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Kung Fu Panda out to prevent poaching of endangered wildlife
8/10/2018



Lions also known as King of Jungle population has declined by nearly 50 percent in African countries. /WildAid Photo

Po might be the clumsiest Panda tickling funny bones in the animated Hollywood flick, Kung Fu Panda, but in a series of short videos, he is raising awareness about a rather serious issue -- poaching of endangered animals including big cats and elephants.  

The video series released today by WildAid and DreamWorks aims at public understanding in China including its Hong Kong Special Administrative Region (HKSAR) and Taiwan region, as well as in Vietnam, Thailand, South Africa, the US, and globally, about the urgent threats these animals face due to poaching.

The release comes hot on the heels of World Lion Day on August 10 and World Elephant Day on August 12. In the last 21 years, massive poaching and habitat loss has decimated the lion’s population by nearly 50 percent in Africa.

Concerned over the population decline, the International Union for Conservation of Nature (IUCN) placed “king of the jungle” under the vulnerable category and regionally extinct in African countries. 

Recent studies claim that habitat loss, loss of prey, wildlife conflict and excessive trophy hunting are behind the decline in the number of lions. 

WildAid’s awareness campaign focuses on children to “influence” their parents to discourage consumption and trade of endangered wildlife.  “We’ve seen children persuade grandparents to stop eating shark fin soup or using rhino horn,” said Peter Knights, WildAid CEO.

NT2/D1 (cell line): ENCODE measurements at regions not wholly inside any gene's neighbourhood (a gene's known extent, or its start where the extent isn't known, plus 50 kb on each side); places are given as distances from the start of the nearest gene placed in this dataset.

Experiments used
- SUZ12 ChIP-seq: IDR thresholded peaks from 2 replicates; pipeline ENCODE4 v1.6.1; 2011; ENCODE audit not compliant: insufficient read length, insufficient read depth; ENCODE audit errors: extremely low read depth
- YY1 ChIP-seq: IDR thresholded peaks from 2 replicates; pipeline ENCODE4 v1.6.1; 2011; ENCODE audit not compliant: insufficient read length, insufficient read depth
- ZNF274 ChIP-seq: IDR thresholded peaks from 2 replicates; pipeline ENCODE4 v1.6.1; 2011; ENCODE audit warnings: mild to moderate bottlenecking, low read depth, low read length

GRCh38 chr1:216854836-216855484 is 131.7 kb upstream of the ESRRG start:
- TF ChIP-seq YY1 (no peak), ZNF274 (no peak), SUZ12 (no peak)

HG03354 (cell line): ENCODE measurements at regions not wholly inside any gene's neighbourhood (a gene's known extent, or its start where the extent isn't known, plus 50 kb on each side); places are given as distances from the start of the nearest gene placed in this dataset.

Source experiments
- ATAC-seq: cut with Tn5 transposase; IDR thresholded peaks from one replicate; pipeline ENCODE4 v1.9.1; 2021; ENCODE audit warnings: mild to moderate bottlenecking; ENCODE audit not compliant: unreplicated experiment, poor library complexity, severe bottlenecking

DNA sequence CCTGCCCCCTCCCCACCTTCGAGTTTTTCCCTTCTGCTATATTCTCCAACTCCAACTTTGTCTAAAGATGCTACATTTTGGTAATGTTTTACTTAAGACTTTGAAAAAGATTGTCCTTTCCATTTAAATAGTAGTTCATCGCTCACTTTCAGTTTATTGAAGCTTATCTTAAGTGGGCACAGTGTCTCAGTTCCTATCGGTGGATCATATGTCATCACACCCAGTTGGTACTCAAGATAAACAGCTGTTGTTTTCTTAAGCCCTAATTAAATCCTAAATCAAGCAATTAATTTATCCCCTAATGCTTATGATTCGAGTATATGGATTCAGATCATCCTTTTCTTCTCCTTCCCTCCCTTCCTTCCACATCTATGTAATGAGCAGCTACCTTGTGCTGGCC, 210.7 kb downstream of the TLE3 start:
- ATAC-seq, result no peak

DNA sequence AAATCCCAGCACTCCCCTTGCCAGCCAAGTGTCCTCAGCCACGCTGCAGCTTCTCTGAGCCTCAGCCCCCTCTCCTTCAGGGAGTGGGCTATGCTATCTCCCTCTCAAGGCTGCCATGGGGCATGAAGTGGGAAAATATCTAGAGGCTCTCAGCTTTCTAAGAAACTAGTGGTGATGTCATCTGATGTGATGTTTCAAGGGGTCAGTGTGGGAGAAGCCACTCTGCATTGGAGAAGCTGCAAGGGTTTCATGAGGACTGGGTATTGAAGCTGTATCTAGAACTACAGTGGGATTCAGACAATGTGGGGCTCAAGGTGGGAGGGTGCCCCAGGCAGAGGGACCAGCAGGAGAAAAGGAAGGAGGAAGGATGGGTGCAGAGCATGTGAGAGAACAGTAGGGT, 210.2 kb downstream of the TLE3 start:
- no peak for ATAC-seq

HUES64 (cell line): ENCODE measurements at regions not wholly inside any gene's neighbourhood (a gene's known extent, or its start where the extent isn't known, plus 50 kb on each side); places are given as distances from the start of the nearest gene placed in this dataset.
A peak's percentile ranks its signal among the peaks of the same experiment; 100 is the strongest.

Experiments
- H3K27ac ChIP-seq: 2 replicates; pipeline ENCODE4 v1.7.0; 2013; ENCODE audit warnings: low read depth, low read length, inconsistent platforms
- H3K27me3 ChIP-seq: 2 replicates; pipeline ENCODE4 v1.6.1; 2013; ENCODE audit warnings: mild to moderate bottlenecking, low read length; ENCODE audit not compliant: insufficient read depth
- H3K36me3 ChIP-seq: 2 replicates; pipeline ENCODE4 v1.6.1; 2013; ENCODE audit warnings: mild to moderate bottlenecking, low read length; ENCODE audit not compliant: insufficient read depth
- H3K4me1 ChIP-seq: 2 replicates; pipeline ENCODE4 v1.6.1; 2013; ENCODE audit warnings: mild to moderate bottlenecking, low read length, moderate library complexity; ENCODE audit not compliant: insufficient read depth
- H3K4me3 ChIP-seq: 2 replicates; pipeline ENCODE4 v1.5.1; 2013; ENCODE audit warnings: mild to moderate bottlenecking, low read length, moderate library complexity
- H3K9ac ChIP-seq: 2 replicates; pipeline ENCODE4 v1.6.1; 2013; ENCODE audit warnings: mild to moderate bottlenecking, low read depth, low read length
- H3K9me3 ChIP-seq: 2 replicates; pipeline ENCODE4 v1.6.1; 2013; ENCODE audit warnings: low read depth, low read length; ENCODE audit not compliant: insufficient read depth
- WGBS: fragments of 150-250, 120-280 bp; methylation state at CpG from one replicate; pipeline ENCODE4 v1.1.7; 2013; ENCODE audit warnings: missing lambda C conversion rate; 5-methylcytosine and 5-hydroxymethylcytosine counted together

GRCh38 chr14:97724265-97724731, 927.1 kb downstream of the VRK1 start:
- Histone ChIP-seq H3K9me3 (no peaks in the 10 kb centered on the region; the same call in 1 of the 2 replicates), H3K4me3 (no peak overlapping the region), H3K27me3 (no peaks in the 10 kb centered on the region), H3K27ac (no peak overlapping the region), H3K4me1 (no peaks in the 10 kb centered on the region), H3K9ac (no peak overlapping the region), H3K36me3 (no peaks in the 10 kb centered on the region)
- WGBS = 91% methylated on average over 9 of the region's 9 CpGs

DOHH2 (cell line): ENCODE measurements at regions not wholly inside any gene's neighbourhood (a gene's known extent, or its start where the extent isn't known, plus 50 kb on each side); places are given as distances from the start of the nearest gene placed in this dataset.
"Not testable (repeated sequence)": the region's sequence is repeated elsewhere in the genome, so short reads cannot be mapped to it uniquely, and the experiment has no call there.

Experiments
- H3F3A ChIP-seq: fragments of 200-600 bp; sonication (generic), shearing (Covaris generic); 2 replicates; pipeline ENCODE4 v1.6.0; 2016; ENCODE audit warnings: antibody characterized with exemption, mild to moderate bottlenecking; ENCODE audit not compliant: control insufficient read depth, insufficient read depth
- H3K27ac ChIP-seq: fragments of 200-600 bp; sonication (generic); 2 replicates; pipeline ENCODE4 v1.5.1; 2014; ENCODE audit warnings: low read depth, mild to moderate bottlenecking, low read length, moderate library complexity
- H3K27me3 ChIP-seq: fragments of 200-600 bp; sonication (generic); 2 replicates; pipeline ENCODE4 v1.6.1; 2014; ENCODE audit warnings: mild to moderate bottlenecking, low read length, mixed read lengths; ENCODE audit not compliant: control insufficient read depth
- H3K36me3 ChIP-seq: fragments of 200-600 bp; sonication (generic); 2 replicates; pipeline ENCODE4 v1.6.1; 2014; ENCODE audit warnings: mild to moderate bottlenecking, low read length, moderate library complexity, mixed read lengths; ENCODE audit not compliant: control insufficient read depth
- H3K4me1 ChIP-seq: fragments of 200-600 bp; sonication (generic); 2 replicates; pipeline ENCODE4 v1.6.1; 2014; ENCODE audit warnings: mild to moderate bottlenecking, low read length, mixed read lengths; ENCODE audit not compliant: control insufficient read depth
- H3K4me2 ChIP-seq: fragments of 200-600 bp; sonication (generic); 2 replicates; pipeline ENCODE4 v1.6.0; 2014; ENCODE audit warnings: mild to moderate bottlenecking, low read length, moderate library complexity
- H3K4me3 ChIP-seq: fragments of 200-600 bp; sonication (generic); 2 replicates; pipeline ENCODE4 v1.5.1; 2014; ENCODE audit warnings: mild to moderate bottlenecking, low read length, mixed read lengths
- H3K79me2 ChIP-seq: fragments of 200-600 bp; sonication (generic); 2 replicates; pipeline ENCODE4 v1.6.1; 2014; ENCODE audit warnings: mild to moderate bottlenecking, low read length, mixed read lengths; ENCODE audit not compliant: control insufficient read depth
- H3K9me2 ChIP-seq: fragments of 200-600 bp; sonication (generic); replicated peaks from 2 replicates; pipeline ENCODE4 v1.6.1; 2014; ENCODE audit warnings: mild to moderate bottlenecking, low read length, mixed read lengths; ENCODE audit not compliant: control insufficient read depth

“Children love animals, and they are quick to see the injustice of what is happening to them through wildlife trafficking. They can be very influential in pushing older generations to change their bad habits.”

According to WildAid, the recent ban on ivory by China and its HKSAR and Taiwan region has crashed ivory prices by two-thirds and dramatically decreased poaching in Kenya and Tanzania. 

The decision has also put a pressure on European countries and Japan to initiate similar action. The UK recently announced the world’s strictest ivory ban. 

Wildlife protection groups claim that more than 20,000 African elephants are brutally killed for ivory every year. According to IFAW estimates nearly 1,500 rhinos were poached for their horns in 2015 alone. 

Government’s action and awareness campaigns about illegal wildlife trade are witnessing unprecedented public support. “More than 95 percent of Chinese surveyed, support the government’s action to end the ivory trade,” a WildAid survey maintained. 

Another survey by a group of wildlife protection organizations revealed shark fin imports to China fell by 80 percent during 2011-2014. The wholesale shark fin sales in Beijing, Shanghai, and Guangzhou also crashed by 80 percent during the same time period.

In the video series, Po asserts that “poaching steals from us all.” Elephants are poached for their ivory, rhinos for their horns, lions, and tigers for their bones and skins, and pangolins for their scales and meat. 

 


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